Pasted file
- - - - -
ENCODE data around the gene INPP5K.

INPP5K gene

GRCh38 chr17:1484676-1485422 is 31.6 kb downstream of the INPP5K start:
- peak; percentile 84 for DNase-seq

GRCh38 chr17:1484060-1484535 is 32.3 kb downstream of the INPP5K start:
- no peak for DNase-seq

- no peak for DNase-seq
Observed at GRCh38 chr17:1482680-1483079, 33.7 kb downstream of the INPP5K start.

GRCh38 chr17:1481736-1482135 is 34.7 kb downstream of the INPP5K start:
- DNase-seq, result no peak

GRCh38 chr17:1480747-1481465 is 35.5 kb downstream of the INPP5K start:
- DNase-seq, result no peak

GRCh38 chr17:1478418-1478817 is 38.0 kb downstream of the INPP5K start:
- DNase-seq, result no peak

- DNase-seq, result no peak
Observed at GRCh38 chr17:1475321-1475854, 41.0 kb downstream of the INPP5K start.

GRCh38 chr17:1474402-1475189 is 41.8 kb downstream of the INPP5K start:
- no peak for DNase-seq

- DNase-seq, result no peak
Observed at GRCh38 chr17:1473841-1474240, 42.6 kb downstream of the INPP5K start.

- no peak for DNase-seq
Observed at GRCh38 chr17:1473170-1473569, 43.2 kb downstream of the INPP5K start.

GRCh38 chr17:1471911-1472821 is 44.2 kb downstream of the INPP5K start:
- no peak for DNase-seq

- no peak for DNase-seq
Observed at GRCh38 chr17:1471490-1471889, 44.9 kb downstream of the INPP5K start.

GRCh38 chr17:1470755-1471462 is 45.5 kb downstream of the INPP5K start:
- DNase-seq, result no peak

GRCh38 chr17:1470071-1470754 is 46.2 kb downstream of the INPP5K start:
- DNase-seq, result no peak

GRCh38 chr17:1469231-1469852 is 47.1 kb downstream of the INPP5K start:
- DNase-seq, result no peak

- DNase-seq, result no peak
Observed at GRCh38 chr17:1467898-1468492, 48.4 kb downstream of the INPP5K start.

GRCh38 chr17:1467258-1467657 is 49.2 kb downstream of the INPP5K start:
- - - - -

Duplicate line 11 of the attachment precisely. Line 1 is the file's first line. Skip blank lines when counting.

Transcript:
GRCh38 chr17:1480747-1481465 is 35.5 kb downstream of the INPP5K start: